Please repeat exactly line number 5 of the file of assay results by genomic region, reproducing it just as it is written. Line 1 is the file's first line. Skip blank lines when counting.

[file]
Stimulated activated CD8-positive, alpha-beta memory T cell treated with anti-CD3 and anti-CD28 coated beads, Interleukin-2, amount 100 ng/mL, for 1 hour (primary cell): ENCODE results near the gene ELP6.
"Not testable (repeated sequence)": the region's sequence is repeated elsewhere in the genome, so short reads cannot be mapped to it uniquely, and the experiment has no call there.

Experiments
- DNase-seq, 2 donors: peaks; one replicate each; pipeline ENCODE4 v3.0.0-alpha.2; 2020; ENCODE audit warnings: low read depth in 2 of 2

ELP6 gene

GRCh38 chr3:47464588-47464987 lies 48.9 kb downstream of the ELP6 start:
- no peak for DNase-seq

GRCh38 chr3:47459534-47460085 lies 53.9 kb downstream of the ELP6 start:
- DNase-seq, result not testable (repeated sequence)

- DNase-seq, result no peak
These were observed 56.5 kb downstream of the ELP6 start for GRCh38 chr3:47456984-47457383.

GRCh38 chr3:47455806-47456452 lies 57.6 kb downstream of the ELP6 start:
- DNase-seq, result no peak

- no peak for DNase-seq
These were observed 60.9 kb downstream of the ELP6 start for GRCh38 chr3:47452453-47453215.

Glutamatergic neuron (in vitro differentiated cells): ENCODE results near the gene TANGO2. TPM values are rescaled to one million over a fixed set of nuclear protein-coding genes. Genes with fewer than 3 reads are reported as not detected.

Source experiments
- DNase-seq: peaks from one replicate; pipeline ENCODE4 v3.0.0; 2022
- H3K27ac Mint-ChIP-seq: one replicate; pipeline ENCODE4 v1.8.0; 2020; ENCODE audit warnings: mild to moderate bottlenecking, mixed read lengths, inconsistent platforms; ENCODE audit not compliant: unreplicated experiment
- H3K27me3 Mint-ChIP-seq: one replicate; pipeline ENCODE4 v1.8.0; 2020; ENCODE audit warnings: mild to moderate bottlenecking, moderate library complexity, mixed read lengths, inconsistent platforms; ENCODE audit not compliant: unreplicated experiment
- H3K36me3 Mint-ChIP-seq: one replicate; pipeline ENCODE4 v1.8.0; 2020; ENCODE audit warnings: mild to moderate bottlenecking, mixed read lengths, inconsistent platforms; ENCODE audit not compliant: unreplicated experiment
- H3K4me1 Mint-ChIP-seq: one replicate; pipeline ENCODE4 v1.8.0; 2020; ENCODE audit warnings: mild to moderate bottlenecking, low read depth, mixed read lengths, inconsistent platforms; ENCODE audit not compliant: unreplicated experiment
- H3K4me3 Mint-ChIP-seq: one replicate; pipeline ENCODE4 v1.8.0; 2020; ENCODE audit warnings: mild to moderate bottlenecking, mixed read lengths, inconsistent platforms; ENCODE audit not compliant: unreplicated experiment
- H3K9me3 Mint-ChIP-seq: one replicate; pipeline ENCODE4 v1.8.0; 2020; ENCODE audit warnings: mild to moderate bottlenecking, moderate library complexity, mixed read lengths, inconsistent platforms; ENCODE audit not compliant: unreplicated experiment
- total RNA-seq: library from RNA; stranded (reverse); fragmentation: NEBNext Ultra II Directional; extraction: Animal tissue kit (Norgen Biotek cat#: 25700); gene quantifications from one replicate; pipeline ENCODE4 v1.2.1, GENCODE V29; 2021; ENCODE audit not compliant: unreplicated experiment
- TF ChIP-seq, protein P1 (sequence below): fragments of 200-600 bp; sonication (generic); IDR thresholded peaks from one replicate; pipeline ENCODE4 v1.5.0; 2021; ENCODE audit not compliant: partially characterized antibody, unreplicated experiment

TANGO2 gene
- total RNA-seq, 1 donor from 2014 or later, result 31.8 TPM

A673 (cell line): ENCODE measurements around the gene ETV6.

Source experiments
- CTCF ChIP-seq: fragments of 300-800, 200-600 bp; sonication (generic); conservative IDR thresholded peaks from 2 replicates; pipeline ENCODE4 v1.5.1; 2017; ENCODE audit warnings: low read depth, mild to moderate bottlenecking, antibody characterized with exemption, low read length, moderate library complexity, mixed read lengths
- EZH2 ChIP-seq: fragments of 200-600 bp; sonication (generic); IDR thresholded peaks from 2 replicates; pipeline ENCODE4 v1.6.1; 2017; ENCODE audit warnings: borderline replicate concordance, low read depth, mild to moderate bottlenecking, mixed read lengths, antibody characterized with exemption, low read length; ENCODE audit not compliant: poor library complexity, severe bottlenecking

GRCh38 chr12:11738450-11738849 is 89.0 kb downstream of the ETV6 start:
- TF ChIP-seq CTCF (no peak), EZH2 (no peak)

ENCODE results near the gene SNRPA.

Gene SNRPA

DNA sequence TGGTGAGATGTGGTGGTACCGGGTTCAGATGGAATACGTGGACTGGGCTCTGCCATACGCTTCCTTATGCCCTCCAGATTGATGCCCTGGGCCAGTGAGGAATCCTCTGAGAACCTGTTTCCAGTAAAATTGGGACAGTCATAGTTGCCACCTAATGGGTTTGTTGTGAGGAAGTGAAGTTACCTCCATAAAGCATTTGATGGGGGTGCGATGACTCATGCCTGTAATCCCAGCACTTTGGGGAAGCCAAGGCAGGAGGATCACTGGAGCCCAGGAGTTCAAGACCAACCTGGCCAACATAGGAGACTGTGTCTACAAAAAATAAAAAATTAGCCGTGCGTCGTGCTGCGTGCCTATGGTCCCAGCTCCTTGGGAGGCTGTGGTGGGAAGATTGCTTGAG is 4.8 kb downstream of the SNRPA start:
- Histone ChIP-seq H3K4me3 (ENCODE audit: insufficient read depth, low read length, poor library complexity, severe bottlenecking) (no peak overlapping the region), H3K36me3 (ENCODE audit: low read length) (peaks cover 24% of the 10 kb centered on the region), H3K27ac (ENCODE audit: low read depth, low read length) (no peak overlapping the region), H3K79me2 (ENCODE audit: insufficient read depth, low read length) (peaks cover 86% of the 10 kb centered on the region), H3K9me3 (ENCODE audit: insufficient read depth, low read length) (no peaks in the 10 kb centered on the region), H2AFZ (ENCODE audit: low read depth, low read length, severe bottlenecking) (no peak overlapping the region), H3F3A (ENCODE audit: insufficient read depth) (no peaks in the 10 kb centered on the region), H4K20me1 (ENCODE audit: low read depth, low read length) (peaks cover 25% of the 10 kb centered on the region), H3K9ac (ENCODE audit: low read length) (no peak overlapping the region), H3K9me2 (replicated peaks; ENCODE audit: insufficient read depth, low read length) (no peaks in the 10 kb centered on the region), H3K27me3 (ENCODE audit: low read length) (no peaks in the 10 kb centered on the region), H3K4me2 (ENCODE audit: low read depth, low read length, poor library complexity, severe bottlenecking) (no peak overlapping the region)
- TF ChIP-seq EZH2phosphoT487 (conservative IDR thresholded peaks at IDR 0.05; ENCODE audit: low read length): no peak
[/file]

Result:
ELP6 gene